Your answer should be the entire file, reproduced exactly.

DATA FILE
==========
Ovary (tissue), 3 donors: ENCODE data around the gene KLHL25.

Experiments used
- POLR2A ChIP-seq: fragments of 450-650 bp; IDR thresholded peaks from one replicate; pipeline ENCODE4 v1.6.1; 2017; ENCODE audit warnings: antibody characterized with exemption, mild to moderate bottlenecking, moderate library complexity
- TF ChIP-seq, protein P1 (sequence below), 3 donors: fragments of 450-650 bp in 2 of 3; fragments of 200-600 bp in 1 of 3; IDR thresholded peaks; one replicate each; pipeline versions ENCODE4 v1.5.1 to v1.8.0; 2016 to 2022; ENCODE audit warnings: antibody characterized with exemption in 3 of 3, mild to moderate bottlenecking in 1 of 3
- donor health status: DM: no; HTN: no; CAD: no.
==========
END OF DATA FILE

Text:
Ovary (tissue), 3 donors: ENCODE data around the gene KLHL25.

Experiments used
- POLR2A ChIP-seq: fragments of 450-650 bp; IDR thresholded peaks from one replicate; pipeline ENCODE4 v1.6.1; 2017; ENCODE audit warnings: antibody characterized with exemption, mild to moderate bottlenecking, moderate library complexity
- TF ChIP-seq, protein P1 (sequence below), 3 donors: fragments of 450-650 bp in 2 of 3; fragments of 200-600 bp in 1 of 3; IDR thresholded peaks; one replicate each; pipeline versions ENCODE4 v1.5.1 to v1.8.0; 2016 to 2022; ENCODE audit warnings: antibody characterized with exemption in 3 of 3, mild to moderate bottlenecking in 1 of 3
- donor health status: DM: no; HTN: no; CAD: no.